NEW FATHERS will have the right to share 50 weeks of parental leave from April 2015, deputy prime minister Nick Clegg announced today.
The changes will allow working parents to share leave and statutory pay in a move that the government hopes will rebalance childcare roles and help businesses retain female talent.
Employers must grant paternity leave, but they can negotiate with employees on how time off is split, and can also insist that it is taken in one block.
Employees will have to give their employer eight weeks’ notice of their intention to take shared leave.
The government detailed the changes in a response to its consultation on shared parental leave, with changes to flexible working policy among the announcements.
Clegg made it clear that employers should welcome the changes, that he claims will be “good for our economy”.
“We need to challenge the old-fashioned assumption that women will always be the parent that stays at home – many fathers want that option too,” said Clegg.
The policy has been largely welcomed, although the Institute of Directors raised concerns about its complexity and the impact on smaller employers.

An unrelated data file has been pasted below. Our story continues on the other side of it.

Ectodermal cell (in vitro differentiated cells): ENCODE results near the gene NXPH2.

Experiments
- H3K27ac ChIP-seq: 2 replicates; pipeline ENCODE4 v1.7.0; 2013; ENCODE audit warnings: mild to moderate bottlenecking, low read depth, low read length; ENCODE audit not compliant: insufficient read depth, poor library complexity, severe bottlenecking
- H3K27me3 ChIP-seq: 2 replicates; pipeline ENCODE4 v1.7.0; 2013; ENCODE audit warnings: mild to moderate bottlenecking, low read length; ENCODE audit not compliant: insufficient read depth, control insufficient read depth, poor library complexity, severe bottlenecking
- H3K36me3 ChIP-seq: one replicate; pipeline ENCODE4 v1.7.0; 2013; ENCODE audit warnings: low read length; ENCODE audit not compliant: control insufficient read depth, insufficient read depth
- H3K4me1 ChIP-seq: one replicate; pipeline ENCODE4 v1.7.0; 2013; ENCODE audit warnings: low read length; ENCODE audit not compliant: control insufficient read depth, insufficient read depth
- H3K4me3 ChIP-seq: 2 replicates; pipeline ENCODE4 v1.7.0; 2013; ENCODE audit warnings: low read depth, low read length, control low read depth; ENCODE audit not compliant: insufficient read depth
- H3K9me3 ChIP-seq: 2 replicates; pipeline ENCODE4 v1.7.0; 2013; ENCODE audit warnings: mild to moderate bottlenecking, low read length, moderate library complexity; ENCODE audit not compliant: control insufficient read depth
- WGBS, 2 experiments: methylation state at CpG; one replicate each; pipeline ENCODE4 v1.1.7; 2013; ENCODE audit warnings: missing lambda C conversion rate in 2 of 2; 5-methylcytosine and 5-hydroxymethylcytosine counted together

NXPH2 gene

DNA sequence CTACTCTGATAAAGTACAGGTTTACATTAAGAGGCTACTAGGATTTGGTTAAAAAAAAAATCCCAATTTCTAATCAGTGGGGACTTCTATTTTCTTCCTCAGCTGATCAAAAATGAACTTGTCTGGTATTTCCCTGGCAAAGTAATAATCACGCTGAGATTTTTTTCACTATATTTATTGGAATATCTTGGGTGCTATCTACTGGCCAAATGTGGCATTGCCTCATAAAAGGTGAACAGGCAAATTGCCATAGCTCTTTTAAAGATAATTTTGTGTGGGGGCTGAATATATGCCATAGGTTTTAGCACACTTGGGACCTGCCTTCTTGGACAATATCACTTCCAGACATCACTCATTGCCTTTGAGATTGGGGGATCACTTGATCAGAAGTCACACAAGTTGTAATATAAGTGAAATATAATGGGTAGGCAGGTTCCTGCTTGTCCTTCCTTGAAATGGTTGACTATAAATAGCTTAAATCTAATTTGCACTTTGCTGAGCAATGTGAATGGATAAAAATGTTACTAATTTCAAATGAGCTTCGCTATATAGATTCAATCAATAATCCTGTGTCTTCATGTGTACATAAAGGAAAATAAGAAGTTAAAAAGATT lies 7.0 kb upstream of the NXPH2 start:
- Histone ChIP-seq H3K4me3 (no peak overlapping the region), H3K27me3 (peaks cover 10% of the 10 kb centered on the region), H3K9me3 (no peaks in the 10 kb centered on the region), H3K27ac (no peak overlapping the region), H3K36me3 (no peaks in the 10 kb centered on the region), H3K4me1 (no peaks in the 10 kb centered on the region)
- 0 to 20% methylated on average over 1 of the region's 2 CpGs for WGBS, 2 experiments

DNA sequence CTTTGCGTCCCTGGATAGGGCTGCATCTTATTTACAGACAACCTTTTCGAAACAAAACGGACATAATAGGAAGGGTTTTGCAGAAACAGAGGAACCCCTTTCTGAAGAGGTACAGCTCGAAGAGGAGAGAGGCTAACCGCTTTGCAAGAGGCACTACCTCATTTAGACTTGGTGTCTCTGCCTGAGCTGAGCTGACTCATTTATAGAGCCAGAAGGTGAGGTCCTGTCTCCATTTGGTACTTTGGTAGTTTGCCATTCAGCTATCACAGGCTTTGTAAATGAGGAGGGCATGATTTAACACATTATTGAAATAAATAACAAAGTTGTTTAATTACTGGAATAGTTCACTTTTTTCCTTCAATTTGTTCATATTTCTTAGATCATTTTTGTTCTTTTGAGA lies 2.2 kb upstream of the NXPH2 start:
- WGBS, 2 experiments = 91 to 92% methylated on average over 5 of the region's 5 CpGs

Deputy director of policy Alexander Ehmann called the scheme “a nightmare for small businesses,” adding: “Today’s announcements heap yet more burdens on struggling employers at a time when government should be freeing them to create jobs and wealth.”
Helena Morrissey, CEO of Newton Investment, voiced her support but warned: “Time will tell if men do take up paternity leave, what we need is a high profile senior man to do it – to get people thinking you can still have a good career.”
Ministers said they would review the take-up of the shared leave, and will consider extending the current two week paid paternity leave once the economy is in a stronger position.
■ Expectant dads will also get the right to unpaid leave to attend two antenatal appointments.
■ Eligible mothers and fathers will be entitled to shared parental leave of up to 50 weeks.
■ Parents can request their desired leave pattern in any configuration, but this must be agreed with their employer.
■ All employees with 26 weeks continuous service with their employer will have the right to request flexible working.